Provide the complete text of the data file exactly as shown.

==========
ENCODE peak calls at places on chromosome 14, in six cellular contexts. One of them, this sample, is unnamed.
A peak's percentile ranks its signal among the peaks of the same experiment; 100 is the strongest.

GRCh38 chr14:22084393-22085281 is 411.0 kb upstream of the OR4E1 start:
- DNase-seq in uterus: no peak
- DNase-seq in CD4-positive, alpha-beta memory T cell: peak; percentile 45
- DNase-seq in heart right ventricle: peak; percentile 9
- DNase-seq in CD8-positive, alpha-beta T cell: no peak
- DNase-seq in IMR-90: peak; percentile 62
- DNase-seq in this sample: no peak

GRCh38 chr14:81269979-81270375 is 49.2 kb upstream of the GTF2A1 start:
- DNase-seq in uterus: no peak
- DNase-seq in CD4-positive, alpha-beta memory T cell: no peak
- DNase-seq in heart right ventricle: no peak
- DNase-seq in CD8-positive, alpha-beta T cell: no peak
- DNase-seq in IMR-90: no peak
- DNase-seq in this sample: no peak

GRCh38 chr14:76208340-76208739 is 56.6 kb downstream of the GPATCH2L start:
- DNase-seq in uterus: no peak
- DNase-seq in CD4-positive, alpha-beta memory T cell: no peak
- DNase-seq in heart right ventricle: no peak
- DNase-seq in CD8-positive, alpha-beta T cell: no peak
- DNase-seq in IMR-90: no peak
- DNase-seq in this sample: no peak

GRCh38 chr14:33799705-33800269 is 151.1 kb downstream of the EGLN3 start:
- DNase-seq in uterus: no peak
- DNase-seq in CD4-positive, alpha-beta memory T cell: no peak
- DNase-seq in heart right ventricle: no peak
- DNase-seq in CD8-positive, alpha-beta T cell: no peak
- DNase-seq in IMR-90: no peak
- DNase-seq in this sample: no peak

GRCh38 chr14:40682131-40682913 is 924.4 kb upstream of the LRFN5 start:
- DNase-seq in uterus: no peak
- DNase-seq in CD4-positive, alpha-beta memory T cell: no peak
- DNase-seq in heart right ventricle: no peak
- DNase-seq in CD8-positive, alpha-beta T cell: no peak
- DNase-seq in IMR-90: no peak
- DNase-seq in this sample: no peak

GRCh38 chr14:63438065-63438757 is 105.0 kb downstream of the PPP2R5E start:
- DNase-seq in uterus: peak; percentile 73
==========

ENCODE peak calls at places on chromosome 14, in six cellular contexts. One of them, this sample, is unnamed.
A peak's percentile ranks its signal among the peaks of the same experiment; 100 is the strongest.

GRCh38 chr14:22084393-22085281 is 411.0 kb upstream of the OR4E1 start:
- DNase-seq in uterus: no peak
- DNase-seq in CD4-positive, alpha-beta memory T cell: peak; percentile 45
- DNase-seq in heart right ventricle: peak; percentile 9
- DNase-seq in CD8-positive, alpha-beta T cell: no peak
- DNase-seq in IMR-90: peak; percentile 62
- DNase-seq in this sample: no peak

GRCh38 chr14:81269979-81270375 is 49.2 kb upstream of the GTF2A1 start:
- DNase-seq in uterus: no peak
- DNase-seq in CD4-positive, alpha-beta memory T cell: no peak
- DNase-seq in heart right ventricle: no peak
- DNase-seq in CD8-positive, alpha-beta T cell: no peak
- DNase-seq in IMR-90: no peak
- DNase-seq in this sample: no peak

GRCh38 chr14:76208340-76208739 is 56.6 kb downstream of the GPATCH2L start:
- DNase-seq in uterus: no peak
- DNase-seq in CD4-positive, alpha-beta memory T cell: no peak
- DNase-seq in heart right ventricle: no peak
- DNase-seq in CD8-positive, alpha-beta T cell: no peak
- DNase-seq in IMR-90: no peak
- DNase-seq in this sample: no peak

GRCh38 chr14:33799705-33800269 is 151.1 kb downstream of the EGLN3 start:
- DNase-seq in uterus: no peak
- DNase-seq in CD4-positive, alpha-beta memory T cell: no peak
- DNase-seq in heart right ventricle: no peak
- DNase-seq in CD8-positive, alpha-beta T cell: no peak
- DNase-seq in IMR-90: no peak
- DNase-seq in this sample: no peak

GRCh38 chr14:40682131-40682913 is 924.4 kb upstream of the LRFN5 start:
- DNase-seq in uterus: no peak
- DNase-seq in CD4-positive, alpha-beta memory T cell: no peak
- DNase-seq in heart right ventricle: no peak
- DNase-seq in CD8-positive, alpha-beta T cell: no peak
- DNase-seq in IMR-90: no peak
- DNase-seq in this sample: no peak

GRCh38 chr14:63438065-63438757 is 105.0 kb downstream of the PPP2R5E start:
- DNase-seq in uterus: peak; percentile 73